Initiatives at other schools have included a longer school day, supervised homework at the school or low enrollment to keep costs down.
John Convey, provost of Catholic University of America and a national expert on Catholic schooling, said these efforts continue a tradition of “clear goals and high expectations concerning student performance, attitudes and behaviors.”
He said they “aggressively socialize the students to the school's norms and expectations” in a structure that produces “a caring and supportive environment.”
CHRONICLE.COM, April 3 — New Jersey's Rutgers University has approved the constitution of InterVarsity Multiethnic Christian Fellowship, including a provision that allows the religious beliefs of candidates seeking leadership roles in the group to be taken into account as part of their selection.
The group filed a lawsuit in December after Rutgers decided to end the group's eligibility for student-activity funds because of alleged discrimination due to the group's requirement that its leaders affirm the Christian faith.
For its part, InterVarsity recognized the right of any student to seek a leadership position in the organization while preserving its right to choose leaders based on their religious beliefs.
FORDHAM UNIVERSITY, March 28 — Jesuit Father Joseph O'Hare, who will retire as president of Fordham University in New York on June 30, is the first recipient of the Founder's Award, a new annual award established by the university last year.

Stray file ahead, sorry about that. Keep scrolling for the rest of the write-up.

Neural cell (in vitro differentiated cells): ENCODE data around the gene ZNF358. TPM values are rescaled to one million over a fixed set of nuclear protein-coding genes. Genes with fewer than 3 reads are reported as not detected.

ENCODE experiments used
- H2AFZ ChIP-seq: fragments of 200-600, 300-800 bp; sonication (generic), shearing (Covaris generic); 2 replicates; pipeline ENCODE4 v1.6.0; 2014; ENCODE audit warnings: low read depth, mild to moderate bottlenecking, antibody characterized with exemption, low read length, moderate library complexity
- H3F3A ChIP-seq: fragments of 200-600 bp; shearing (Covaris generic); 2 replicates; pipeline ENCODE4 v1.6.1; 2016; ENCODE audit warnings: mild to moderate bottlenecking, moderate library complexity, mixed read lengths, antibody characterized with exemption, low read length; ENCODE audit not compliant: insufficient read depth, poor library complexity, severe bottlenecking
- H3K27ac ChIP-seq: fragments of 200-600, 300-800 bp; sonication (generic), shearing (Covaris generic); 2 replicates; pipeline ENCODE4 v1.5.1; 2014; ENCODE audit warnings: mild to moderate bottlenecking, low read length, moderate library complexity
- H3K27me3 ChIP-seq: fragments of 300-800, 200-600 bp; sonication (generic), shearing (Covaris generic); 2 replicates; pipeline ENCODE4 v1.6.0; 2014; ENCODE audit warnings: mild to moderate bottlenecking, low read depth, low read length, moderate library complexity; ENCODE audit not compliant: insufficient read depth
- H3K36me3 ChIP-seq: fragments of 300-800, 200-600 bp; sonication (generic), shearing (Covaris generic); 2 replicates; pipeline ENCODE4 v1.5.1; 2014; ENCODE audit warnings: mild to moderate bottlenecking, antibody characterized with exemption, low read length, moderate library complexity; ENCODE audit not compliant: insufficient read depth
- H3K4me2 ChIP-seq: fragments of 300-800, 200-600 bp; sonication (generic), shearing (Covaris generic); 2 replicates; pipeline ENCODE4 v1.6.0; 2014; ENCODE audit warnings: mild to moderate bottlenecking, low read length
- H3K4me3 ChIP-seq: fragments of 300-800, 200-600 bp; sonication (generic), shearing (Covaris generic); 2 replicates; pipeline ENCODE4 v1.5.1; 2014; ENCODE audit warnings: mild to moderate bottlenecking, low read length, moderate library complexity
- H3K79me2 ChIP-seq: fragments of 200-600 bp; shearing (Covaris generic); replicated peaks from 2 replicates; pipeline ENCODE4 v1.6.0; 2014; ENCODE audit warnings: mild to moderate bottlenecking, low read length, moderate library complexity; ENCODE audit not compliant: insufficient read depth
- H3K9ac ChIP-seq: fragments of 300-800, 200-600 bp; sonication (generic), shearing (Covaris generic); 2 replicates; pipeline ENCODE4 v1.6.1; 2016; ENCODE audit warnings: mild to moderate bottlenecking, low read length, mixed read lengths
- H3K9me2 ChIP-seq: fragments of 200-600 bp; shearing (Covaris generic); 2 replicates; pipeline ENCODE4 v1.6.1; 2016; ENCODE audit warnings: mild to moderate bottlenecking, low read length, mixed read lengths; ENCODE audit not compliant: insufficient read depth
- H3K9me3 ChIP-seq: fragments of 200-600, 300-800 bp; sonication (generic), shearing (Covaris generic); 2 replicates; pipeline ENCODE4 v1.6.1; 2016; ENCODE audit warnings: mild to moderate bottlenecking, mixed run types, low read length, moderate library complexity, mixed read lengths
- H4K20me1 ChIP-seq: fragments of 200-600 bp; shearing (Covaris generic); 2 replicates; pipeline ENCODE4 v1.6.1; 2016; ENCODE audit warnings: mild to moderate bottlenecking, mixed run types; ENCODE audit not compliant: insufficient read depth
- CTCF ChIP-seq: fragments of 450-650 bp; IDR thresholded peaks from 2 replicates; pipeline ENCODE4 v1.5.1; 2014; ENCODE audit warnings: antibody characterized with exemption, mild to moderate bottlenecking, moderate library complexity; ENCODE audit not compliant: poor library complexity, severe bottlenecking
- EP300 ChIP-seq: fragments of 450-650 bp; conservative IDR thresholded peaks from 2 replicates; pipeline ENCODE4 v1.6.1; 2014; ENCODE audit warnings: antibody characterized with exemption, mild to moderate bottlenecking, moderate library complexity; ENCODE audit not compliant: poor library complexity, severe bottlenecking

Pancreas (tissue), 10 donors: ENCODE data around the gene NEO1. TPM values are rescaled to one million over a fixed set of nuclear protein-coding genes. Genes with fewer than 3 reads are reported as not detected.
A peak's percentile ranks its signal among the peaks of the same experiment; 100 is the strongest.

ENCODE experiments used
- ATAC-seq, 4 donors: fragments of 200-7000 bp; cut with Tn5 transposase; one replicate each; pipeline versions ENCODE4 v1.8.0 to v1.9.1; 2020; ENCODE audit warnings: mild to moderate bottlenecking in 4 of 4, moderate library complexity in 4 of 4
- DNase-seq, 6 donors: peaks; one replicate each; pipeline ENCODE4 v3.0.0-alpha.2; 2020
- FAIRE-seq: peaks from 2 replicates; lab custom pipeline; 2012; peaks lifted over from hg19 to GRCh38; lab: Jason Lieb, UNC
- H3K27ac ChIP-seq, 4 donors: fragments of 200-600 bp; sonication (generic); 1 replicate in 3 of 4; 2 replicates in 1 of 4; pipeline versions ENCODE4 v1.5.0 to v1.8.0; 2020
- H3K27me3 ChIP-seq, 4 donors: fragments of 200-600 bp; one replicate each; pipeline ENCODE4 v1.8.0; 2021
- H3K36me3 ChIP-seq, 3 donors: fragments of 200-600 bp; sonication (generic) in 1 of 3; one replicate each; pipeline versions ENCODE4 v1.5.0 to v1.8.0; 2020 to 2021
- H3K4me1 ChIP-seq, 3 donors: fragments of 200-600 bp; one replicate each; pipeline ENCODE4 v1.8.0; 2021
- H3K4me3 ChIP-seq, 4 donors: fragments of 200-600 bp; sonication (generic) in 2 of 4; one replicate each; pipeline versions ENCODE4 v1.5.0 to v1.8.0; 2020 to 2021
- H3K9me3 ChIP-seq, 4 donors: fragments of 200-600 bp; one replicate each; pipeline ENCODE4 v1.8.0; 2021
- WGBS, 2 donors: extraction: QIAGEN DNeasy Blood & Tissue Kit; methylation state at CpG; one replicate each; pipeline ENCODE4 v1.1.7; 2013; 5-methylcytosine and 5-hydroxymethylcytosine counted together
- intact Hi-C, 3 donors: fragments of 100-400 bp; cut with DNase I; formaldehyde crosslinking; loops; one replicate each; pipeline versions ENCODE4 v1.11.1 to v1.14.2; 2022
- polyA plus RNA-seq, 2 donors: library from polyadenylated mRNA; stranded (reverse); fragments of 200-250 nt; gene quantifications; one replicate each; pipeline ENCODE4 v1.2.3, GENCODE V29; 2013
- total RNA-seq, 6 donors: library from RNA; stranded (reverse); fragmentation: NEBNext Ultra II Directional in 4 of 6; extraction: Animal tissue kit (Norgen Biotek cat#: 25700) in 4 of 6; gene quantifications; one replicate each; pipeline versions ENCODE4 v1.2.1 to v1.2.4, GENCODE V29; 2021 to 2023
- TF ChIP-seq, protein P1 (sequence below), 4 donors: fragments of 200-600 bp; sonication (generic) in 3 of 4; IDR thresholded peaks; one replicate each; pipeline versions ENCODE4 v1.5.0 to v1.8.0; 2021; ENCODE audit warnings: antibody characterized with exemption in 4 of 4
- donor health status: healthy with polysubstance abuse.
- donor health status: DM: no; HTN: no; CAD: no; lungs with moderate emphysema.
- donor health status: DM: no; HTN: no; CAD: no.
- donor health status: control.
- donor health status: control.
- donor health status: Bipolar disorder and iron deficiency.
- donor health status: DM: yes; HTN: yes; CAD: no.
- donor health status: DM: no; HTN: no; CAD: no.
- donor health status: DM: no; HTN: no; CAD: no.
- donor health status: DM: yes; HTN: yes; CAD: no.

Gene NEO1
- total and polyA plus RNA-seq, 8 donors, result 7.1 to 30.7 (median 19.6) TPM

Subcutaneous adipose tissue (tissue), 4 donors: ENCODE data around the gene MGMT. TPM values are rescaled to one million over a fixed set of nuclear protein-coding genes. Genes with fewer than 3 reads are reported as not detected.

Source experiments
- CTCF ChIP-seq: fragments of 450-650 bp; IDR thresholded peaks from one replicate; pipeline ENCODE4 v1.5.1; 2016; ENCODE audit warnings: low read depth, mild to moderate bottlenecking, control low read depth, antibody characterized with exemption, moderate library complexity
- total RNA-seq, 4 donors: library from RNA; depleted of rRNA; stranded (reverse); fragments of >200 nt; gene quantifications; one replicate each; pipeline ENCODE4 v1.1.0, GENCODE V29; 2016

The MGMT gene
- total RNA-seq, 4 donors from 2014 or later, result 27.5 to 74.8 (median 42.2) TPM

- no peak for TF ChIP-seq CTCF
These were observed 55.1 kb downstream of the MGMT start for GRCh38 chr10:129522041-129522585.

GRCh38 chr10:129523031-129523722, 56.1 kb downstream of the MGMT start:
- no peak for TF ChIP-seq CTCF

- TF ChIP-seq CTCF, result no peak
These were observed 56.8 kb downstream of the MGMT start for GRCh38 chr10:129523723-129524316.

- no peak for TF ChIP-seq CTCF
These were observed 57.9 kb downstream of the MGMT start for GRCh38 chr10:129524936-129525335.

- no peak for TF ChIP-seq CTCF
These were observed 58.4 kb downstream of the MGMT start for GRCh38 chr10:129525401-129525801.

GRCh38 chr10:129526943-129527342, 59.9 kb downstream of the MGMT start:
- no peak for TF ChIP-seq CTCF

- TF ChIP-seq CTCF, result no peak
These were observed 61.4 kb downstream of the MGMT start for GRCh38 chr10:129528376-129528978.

Cardinal Edward Egan of New York said Father O'Hare's most important contribution as president was arranging for “four of Fordham's most distinguished Jesuit scholars,” including Cardinal Avery Dulles, to teach courses at the archdiocesan seminary.
Father O'Hare served 19 years as Fordham's 31st president, the longest tenure of any Fordham president.
Joseph Fusco, the principal of the 850-student boys school, said the student dress code bars slogans on clothing and that the rules generally apply to faculty as well. He had no objection to Tankard's views, but said, “I just feel a button is not a vehicle to teach.”
The school is administered by the Irish Christian Brothers.
UNIVERSITY OF NOTRE DAME, March 28 — Catholic commentators Peter and Margaret O'Brien Steinfels will receive the University of Notre Dame's Laetare Medal at this year's graduation ceremony.
Peter Steinfels covers religion for The New York Times while Margaret Steinfels is the editor of Commonweal, a liberal Catholic magazine.
The award, which Notre Dame hypes as “the oldest and most prestigious honor given to American Catholics,” was announced March 28, two days before Lent's Laetare Sunday, for which it is named.------- EXCERPT:
- April 20-26, 2003